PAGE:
I forget every time how much better life is without TV.
We cycle from months (or even years) of very little TV (like a movie once a week) and then start a slow slide with one PBS show, and then two and then, like lately, we're down the waterfall of Elmo and Arthur and Caillou.
We have, once again, cleaned up our act. It's only been a couple days but already everyone's happier. Our mornings are less rushed because I'm not tearing the kids away from the screen to eat, to dress, to put on their shoes, to go out the door. We actually talk to each other. Instead of standing over them asking questions with increasing volume and irritation while they stare blank-eyed and deaf at the television, we are discussing their day as they eat their oatmeal.
I always think the TV makes things easier until we stop watching and I realize it's made things much harder. It is lovely to have them occupied for a gloriously silent half an hour but the price we pay when they disagree on a channel or, even worse, it's time to turn it off, doesn't, in the end, make it worth it. They are, after watching, spaced out, strung out, unhappy. Certainly not the ideal way to start a school day.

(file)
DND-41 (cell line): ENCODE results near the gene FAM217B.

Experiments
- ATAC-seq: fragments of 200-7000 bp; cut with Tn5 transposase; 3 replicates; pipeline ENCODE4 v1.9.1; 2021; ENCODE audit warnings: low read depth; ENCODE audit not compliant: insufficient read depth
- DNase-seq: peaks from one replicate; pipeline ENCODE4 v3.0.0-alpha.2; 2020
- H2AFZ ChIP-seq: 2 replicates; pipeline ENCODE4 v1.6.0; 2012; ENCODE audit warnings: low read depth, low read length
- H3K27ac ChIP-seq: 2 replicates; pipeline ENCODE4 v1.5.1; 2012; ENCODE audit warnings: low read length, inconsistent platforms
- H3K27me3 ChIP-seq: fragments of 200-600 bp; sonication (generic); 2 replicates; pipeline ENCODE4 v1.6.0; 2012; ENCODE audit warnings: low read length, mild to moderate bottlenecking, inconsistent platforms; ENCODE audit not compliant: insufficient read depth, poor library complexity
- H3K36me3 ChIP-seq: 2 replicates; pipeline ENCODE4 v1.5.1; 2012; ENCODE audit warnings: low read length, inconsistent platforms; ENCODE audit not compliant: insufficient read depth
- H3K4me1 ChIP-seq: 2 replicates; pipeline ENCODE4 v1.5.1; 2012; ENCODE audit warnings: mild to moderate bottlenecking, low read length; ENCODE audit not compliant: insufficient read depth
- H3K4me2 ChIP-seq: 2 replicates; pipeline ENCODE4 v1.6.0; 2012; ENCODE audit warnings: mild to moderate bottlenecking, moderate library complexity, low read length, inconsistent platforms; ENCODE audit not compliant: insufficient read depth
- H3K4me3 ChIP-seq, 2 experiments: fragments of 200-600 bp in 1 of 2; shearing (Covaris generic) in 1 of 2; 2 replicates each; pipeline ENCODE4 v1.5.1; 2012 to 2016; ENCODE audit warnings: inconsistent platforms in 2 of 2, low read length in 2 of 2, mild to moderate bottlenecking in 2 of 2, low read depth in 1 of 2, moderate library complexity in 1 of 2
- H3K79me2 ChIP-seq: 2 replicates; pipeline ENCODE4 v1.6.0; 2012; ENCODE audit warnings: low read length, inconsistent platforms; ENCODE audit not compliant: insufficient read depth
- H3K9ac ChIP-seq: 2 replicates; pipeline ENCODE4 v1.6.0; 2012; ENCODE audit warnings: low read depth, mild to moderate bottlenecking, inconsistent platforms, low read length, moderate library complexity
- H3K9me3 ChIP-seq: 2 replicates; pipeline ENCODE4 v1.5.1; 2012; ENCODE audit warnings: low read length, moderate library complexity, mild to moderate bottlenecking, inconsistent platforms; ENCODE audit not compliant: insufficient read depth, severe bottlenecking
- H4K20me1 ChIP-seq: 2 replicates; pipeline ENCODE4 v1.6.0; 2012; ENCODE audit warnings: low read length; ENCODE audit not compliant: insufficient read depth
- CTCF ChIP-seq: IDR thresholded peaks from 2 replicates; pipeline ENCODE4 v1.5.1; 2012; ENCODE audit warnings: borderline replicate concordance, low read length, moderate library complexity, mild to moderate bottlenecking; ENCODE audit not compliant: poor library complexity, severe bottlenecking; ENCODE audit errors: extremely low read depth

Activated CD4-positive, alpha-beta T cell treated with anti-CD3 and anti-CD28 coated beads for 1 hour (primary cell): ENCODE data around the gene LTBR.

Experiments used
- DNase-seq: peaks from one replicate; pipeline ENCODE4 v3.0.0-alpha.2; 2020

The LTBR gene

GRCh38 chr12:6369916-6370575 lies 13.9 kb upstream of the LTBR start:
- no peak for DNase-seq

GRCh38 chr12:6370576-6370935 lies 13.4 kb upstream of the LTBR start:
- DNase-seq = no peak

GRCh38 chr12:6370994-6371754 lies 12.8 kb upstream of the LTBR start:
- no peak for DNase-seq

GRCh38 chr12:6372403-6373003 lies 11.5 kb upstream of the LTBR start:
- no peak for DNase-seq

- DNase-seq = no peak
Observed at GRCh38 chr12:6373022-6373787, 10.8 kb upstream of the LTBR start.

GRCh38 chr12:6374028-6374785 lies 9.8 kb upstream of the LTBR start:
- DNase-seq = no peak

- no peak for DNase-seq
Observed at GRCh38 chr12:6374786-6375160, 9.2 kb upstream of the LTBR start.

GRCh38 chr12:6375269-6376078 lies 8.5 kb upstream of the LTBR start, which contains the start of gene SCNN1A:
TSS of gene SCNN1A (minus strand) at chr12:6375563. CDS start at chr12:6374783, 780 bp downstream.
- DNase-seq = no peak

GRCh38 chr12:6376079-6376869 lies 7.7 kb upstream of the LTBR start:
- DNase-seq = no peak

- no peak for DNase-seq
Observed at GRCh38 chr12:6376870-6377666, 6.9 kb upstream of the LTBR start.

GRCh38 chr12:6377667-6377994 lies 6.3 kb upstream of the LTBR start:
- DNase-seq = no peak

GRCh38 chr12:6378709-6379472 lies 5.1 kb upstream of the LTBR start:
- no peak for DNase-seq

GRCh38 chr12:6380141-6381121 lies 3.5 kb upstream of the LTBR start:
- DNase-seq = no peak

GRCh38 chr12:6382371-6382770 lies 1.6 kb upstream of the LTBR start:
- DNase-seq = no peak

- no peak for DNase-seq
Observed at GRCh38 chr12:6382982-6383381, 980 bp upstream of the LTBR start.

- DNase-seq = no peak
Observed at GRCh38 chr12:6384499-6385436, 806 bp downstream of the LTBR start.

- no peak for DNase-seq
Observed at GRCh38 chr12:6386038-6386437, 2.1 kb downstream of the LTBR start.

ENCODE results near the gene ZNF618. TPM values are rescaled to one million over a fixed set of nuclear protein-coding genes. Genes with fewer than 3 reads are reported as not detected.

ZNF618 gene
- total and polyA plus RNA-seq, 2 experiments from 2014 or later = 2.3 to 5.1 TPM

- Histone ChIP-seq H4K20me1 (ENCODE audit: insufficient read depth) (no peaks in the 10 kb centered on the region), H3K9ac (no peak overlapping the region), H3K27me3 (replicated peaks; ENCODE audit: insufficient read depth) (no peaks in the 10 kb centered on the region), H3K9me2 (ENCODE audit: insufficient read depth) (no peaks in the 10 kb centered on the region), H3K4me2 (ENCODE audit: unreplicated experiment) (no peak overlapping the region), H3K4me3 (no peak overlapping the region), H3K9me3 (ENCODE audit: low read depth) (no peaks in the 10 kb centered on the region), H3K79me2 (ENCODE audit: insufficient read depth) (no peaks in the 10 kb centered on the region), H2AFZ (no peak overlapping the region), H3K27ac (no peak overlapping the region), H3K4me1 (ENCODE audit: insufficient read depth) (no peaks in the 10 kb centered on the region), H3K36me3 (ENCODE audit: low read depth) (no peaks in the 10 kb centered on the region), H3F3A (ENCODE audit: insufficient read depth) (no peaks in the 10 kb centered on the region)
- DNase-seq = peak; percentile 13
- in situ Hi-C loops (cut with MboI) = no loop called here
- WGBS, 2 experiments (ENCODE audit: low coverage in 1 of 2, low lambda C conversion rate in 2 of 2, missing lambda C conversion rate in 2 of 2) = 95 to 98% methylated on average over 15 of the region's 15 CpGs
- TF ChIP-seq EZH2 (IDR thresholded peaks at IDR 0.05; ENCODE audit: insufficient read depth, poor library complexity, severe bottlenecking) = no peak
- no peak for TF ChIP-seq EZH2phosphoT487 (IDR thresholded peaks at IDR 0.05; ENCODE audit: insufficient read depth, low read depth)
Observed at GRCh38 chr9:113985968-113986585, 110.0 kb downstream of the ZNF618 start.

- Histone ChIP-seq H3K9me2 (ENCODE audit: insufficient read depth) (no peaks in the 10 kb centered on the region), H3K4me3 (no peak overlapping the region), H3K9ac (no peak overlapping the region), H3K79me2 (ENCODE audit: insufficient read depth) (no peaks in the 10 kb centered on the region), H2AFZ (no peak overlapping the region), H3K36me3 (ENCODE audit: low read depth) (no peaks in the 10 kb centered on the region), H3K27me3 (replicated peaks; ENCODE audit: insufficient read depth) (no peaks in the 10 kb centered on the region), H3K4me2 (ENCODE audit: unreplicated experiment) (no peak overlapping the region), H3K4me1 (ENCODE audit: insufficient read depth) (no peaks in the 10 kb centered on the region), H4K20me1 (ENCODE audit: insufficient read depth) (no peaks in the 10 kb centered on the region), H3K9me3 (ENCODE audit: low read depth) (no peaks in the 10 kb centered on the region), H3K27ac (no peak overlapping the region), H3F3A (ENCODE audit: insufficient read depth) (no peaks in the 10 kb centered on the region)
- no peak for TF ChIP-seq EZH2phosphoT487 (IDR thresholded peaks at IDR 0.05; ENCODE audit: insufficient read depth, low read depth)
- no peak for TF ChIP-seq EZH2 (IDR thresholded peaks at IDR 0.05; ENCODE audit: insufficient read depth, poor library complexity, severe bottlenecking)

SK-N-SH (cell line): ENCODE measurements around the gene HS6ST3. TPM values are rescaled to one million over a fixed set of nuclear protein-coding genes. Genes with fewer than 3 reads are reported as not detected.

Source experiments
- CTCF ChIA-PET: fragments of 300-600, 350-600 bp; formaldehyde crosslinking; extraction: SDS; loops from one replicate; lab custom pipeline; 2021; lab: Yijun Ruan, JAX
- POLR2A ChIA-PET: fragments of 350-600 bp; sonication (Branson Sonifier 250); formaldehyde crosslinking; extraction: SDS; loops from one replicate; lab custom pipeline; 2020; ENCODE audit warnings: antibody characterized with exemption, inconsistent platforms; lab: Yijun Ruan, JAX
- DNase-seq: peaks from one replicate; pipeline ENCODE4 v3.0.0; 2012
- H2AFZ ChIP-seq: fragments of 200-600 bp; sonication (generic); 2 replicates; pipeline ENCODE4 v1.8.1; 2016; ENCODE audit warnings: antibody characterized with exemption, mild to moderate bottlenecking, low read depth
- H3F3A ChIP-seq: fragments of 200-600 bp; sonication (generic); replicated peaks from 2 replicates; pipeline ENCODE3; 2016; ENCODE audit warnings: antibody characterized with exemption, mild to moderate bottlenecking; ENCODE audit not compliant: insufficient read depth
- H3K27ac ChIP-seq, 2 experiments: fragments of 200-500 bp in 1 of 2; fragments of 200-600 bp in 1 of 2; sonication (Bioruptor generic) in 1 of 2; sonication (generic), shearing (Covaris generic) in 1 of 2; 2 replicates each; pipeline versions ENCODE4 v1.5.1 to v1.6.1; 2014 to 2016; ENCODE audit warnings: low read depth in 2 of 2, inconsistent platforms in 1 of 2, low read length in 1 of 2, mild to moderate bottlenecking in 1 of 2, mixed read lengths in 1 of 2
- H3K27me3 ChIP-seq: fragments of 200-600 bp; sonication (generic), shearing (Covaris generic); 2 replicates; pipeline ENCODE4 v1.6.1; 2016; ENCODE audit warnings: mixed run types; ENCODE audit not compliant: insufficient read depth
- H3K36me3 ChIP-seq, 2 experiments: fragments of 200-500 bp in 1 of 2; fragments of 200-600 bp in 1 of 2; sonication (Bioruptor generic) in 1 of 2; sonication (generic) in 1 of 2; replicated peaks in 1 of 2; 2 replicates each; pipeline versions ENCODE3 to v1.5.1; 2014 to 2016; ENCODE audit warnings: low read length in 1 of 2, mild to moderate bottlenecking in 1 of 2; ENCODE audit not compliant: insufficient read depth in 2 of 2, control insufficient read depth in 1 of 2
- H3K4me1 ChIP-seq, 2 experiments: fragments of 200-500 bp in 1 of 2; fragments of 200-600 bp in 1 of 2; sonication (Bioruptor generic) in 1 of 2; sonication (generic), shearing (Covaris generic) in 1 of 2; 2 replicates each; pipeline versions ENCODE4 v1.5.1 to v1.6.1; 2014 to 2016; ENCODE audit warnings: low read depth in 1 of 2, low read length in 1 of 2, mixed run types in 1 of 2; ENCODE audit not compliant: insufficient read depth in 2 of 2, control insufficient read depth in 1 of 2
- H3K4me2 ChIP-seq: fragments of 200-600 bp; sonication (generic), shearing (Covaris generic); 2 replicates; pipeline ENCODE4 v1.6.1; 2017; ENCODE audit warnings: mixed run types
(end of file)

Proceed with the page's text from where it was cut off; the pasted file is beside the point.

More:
And the funny part is, they don't miss it. When I took away TV privileges so suddenly on Saturday, Lana, ever eager to land on a plan, quickly decided that not only should we stop watching for this week, we should make it a permanent change, with the exception of our established movie night on Fridays. Mae, when I asked her about it this morning, said that it was nicer without the TV. Shocking. But they're exactly right.
The one wild card, as always, is Mihiretu. TV has been the one way I can occupy him without actively playing with him or physically restraining him from his path of destruction. How I'm going to make dinner, I don't know.